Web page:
Ashley Farquharson in action in Oberhof, Germany on January 16, 2022. Photo FIL / Mareks Galinovskis
OBERHOF, Germany – Ashley Farquharson carried the flag Sunday for USA Luge as the Eberspacher World Cup stop came to an end with women’s singles and the team relay.
The Park City, Utah resident finished in a tie for 23rd place in the singles race. Her teammates did not compete as Emily Sweeney, of Lake Placid, N.Y., and Summer Britcher, of Glen Rock, Pa., sat out the event.
Sweeney rested her neck this week and will return for the season finale in St. Moritz. Britcher, meanwhile, broke a finger last weekend in Sigulda and cannot start comfortably. She did take one training run and entered the Nations Cup, but without the ability to accelerate the sled at the start by paddling with her spiked gloves, her efforts were hampered.
All three American women will be nominated to the United States Olympic & Paralympic Committee for official inclusion in the upcoming Beijing Winter Games. The Opening Ceremony is 19 days away.
For Sunday’s final race – the team relay – USA Luge was out of the lineup with no doubles teams on site. The same will occur next weekend at the final team relay in St. Moritz.
Olympic nominees Zack DiGregorio, of Medway, Mass., and Sean Hollander, of Lake Placid, the lone U.S. doubles sled headed to Beijing, are getting many training runs in Park City for the next two weeks. They are using a Jayson Terdiman sled which they believe will afford them more speed. Terdiman, a two-time Olympian from Berwick, Pa., is on site with them, along with Head Coach Robert Fegg and local women’s team member Brittney Arndt.
DiGregorio/Hollander won the winner-take-all Nations Cup tiebreaker in Sigulda as none of the three teams had secured a qualification tier.
Dana Kellogg, of Chesterfield, Mass., and doubles partner Duncan Segger, of Lake Placid, have returned home to continue training at Mount Van Hoevenberg in Lake Placid. Terdiman, with his front man Chris Mazdzer, of Salt Lake City, were eliminated from Olympic consideration with an unexpected race-off crash in the Sigulda Nations Cup.
On the season, the Americans scored World Cup silver and bronze in the team relay.
Madeleine Egle, of Austria, had enough of a first heat lead, helped by a start record, to withstand a second run rally by German Julia Taubitz, and claim her fifth World Cup victory in her break-out season.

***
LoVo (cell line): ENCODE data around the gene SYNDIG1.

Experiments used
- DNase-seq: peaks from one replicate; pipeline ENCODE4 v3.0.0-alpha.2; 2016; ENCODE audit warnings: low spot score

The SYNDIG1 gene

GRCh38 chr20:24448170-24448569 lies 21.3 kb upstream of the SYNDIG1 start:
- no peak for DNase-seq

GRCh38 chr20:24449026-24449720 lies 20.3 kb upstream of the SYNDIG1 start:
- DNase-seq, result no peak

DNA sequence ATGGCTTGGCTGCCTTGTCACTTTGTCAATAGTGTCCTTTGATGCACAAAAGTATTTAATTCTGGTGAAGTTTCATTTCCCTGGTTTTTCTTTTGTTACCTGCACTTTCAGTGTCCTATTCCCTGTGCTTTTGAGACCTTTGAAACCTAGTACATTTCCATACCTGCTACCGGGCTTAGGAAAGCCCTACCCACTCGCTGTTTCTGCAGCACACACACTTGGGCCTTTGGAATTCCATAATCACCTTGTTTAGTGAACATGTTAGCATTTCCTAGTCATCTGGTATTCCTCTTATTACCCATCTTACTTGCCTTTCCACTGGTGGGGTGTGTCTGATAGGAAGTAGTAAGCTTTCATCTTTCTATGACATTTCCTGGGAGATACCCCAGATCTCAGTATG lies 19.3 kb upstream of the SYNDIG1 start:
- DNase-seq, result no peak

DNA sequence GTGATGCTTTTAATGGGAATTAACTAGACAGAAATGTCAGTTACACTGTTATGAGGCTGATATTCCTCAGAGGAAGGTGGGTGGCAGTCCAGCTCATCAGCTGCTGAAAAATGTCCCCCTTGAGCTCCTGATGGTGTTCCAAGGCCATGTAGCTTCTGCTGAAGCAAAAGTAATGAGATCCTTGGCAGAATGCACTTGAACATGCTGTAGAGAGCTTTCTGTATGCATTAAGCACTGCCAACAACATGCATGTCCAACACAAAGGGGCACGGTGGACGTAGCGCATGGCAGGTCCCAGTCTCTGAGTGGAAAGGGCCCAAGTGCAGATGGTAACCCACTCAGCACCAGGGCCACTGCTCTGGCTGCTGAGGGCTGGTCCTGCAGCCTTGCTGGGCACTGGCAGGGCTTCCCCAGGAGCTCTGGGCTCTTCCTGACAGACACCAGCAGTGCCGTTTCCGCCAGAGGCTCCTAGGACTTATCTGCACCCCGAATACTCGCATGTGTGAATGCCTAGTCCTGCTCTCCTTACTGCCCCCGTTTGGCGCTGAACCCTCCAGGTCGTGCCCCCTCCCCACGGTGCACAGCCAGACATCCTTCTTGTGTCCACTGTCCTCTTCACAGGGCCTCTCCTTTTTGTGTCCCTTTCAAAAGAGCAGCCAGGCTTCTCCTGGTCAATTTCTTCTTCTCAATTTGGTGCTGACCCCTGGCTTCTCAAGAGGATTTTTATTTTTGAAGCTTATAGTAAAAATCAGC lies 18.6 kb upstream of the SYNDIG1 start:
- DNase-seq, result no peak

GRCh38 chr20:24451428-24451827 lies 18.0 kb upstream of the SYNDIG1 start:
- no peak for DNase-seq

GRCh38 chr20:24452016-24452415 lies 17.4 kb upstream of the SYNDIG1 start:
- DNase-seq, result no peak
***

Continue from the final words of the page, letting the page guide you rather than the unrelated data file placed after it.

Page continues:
"Unbelievable how Julia drove in the second run," praised Egle. "I'm glad that it was still enough." Added German head coach Norbert Loch, "Madeleine shows it - from top to bottom twice sparkling clean runs. Then you are also in front."
With temperatures in the 20s, some fog and fast ice, Egle posted a combined time of 1 minute, 24.074 seconds, just 0.02 ahead of Taubitz. The World Cup chase, after 11 of 12 events, will be determined next weekend in St. Moritz with Taubitz holding a 57-point advantage over her new rival. The tour leader has four gold medals and five silvers to date this year.
"I'm really looking forward to St. Moritz," said Egle. “It's a track I haven't raced on that often."
The home nation, which traditionally dominates in Oberhof, placed second through fifth. Anna Berreiter was third, 0.26 of a second from Egle. Four-time Olympic champion Natalie Geisenberger placed fourth, with Cheyenne Rosenthal in fifth.
As was the case in Saturday’s competitions, the athletes with the quickest getaways from the handles dominated the race.
Berreiter is third in the overall World Cup rankings; Geisenberger is fourth.
Taubitz, Geisenberger and Berreiter will represent the nation at the Beijing Olympic Winter Games.
Egle’s teammate Hannah Prock was sixth and perhaps made a last-ditch statement for inclusion on the Olympic team.
Farquharson’s total time was 1:25.315. She stood 16th at the intermission, but her final attempt never got on track on this short, luge-only course.
Germany won its second team relay of the season with a convincing gold medal time of 2:21.536. Their quartet of Taubitz, Saturday winners Johannes Ludwig and the team of Toni Eggert/Sascha Benecken, all registered best heat times in defeating Latvia, anchored by brothers Andris and Juris Sics, by over 0.5 of a second. Austria claimed third place.
Five of six team relays have been held to date, with Germany leading by 31 points over Austria. Latvia is third and Russia fourth.
USA Luge dropped from third place to sixth, having raced in only four of the five races.
On the weekend, Germany captured eight of the 12 World Cup medals that were handed out. Austria, with two medals, and Italy and Latvia with one each, took what remained.
The Oberhof stop, part of the final three events of the year that will be used to determine the Olympic A seeds and ensuing rankings, essentially assures Germany that all their sleds will have priority seeding. The nation hosted three events in 2021-2022, a massive advantage in terms of maximizing Olympic allotments and Beijing race positioning. Other countries, such as the U.S. and Canada, had no home races and did not max out their allotments.
However, with the Beijing events to be held at night in cold temperatures, coupled with limited fields, it stands to reason that track conditions at Yanqing will be equitable for all starters. The nighttime forecast for the sliding center over the next two weeks indicates average temps in the mid-teens.
At the World Cup final in St. Moritz, overall titles will be decided in women’s singles, doubles and the team relay. Ludwig ended the men’s suspense Saturday with his fifth win, thus clinching the Joska crystal.